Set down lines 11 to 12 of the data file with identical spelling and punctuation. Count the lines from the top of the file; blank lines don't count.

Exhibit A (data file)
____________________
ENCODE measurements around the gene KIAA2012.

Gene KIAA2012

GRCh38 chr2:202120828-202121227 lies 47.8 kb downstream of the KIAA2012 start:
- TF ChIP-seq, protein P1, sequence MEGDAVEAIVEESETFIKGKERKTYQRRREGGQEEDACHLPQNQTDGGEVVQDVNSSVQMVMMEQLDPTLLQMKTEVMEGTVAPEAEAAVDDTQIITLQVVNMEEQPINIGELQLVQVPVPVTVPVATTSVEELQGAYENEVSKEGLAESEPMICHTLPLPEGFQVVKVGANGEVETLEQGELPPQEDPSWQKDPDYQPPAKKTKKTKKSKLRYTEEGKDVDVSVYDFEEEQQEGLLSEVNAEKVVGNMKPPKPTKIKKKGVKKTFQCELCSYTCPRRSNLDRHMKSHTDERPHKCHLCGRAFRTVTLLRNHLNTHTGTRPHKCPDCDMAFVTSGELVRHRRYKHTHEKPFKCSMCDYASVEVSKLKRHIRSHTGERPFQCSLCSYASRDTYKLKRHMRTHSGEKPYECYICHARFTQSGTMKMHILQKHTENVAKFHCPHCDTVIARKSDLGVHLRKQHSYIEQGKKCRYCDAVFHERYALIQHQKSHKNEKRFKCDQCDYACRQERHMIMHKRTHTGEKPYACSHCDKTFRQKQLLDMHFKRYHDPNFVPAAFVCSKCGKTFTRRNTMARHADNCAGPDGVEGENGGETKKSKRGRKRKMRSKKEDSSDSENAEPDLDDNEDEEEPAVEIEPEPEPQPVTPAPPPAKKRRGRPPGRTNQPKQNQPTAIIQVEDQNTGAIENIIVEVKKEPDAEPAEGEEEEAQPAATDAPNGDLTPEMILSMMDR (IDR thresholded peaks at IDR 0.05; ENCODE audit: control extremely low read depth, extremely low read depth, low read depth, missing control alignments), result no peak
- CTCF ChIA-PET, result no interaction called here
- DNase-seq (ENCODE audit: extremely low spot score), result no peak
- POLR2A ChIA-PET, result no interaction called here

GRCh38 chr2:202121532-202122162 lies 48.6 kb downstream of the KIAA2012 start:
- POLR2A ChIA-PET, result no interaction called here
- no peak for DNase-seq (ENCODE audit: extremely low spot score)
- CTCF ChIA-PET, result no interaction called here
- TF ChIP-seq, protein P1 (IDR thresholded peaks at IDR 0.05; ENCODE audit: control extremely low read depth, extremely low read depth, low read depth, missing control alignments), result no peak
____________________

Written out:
- CTCF ChIA-PET, result no interaction called here
- TF ChIP-seq, protein P1 (IDR thresholded peaks at IDR 0.05; ENCODE audit: control extremely low read depth, extremely low read depth, low read depth, missing control alignments), result no peak